UBC Theses and Dissertations
An information system for governmental land use and development regulations: a client-oriented prototype using hypertext links Pare, Sebastien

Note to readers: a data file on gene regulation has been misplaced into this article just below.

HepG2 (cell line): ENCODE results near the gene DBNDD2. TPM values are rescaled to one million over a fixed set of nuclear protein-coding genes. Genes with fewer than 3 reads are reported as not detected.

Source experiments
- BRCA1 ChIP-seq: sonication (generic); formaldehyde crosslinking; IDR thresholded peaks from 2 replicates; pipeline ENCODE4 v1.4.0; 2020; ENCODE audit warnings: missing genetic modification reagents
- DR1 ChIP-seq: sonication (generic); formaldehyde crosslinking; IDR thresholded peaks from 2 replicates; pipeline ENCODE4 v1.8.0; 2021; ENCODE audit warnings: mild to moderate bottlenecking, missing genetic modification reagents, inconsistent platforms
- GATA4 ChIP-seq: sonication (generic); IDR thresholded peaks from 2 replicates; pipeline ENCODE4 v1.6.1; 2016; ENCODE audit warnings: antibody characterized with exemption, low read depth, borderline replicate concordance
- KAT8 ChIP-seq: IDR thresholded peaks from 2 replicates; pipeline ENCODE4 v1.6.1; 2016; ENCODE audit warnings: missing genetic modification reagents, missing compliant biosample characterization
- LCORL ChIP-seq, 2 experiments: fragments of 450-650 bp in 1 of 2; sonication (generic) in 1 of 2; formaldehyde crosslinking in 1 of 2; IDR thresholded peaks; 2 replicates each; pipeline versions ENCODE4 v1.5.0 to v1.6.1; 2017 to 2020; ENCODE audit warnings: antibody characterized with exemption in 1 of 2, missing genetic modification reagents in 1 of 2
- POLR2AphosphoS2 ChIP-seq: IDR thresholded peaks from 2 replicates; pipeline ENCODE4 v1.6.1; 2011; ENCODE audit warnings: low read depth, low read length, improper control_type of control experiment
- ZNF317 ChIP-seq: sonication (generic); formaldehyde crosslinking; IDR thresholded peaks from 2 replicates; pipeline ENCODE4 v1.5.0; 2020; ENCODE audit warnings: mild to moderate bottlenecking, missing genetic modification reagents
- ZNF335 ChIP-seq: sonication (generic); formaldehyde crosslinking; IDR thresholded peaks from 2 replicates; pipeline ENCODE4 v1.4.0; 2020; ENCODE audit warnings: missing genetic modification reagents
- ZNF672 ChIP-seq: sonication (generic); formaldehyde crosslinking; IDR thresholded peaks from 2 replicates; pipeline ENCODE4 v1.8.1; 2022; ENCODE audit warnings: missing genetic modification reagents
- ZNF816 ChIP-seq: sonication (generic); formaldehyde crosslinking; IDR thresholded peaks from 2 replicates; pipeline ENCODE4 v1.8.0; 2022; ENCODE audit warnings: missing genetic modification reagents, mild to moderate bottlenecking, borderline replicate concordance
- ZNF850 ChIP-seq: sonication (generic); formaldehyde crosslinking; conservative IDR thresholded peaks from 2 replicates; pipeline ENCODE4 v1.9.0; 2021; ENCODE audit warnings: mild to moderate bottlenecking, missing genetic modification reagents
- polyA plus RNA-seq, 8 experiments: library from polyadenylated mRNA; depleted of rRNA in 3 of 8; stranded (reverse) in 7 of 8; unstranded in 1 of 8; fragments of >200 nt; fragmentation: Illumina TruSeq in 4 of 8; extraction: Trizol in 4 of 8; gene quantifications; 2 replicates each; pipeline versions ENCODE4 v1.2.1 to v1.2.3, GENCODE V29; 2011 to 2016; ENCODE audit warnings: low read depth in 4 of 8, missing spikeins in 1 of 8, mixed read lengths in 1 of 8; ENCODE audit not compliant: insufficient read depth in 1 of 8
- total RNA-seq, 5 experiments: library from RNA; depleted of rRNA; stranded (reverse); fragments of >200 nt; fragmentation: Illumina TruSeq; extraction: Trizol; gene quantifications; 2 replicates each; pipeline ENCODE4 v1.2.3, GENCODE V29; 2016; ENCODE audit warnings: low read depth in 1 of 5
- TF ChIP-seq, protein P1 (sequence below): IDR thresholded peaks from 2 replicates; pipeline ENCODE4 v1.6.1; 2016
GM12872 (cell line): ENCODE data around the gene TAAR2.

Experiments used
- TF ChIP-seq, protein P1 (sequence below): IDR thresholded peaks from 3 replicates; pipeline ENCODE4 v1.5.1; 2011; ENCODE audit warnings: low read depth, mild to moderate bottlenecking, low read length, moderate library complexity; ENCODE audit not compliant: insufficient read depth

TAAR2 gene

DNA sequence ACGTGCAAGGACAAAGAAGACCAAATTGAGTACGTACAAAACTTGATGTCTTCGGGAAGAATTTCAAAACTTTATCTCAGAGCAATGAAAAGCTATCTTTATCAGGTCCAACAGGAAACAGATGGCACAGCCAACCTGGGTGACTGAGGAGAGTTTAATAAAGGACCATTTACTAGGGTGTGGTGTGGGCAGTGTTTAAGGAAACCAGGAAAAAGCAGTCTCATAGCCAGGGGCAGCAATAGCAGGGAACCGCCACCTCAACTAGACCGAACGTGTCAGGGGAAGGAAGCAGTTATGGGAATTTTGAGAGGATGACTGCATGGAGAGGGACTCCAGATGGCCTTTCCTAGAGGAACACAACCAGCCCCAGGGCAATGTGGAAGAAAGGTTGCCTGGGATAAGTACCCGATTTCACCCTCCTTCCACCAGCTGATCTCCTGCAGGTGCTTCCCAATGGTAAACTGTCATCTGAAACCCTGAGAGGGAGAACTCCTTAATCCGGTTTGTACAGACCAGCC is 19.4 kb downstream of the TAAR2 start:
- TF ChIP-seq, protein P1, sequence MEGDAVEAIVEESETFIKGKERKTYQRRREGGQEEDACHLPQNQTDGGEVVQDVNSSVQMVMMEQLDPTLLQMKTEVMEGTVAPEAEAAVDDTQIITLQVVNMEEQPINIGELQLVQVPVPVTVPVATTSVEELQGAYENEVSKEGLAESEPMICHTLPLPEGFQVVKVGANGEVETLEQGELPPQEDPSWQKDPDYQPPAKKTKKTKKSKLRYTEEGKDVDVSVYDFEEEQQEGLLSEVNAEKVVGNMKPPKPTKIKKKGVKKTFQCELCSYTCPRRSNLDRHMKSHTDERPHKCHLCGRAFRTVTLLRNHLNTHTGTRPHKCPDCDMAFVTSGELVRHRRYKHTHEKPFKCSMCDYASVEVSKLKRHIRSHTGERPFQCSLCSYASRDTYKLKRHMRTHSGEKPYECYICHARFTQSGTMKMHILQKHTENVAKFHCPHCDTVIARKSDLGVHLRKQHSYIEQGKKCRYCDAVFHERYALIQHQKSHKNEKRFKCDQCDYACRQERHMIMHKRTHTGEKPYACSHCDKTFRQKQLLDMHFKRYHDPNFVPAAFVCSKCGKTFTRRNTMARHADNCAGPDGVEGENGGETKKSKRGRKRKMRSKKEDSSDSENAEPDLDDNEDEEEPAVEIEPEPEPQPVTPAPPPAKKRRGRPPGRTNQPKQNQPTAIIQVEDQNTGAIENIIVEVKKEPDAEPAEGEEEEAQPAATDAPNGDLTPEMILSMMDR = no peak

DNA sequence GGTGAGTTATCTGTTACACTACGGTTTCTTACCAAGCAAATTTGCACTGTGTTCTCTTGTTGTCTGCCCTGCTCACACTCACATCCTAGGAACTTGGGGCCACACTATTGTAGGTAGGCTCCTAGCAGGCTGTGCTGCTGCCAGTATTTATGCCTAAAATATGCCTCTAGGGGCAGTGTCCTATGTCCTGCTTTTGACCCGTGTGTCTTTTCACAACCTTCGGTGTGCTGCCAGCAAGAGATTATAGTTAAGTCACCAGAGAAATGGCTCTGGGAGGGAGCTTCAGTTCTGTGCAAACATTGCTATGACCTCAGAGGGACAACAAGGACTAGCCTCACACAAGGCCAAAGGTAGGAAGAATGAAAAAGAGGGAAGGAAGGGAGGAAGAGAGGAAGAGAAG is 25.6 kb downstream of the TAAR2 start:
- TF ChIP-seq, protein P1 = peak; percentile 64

Like several cities and districts in British Columbia, the Corporation of the District of North Vancouver has experienced budget cutbacks and a downturn in permit revenues in recent years. The District needs to do more with fewer resources. Like other local governments, the District identifies Customer Assistance as a major strategy to improve accessibility to planning information to both staff and clients. The Corporation of the District of North Vancouver's Experimental Information System for Governmental Land Use and Development Regulations is intended to answer the most commonly needed planning information about getting land use and development regulation for any given property / lot / area. It is especially intended for those unfamiliar with the regulation nomenclature and policy process. It is also intended for policy staff, land owners, developers, nearby residents, and municipal or senior government staff responsible for administrating regulations and providing information to the public. The District of North Vancouver's experimental computer-based kiosk uses hypertext links and related software to coordinate, select and display information from a variety of text documents such as by-laws and regulations; a GIS (Geographic Information System) that includes map layers with land parcel boundaries, roads and other rights-of-way, topography and zoning districts; site plans and other information accessed through a CAD (Computer Assisted Drafting) program used in connection with development permit applications as well as infrastructure projects; and data base files such as registers of easements and property tax assessment information. Practically, if the land parcel selected is within 30 metres of a stream, its development is regulated by provincial regulations as well as municipal zoning. The prototype uses a GIS to check both zoning and proximity to streams, and displays only the provisions that are applicable to that site. This selectivity is important in making a mass of regulations comprehensible to users with a particular question or issue in mind. A unique feature of this system is that it selects only the information that is relevant to a selected location, and within that, leaves details such as definitions and specifics of regulations in the background which stay available through interaction with the user. This respects the user's interests and his or her current position on a learning curve. This way of providing information facilitates the eventual face-to-face contact between a client and planning staff. The hands-on information provided helps both parties to communicate more effectively as they have a common basic knowledge of the issue to be discussed which helps to speed up application permit processes. Development of the computer system has been carried to the level of a working prototype system that shows the concept can be implemented and has merit. While this research and development project was initiated as a M . Sc. thesis in Planning, it is now ready to be transferred to a B.C. municipality or company for full-scale development and implementation.
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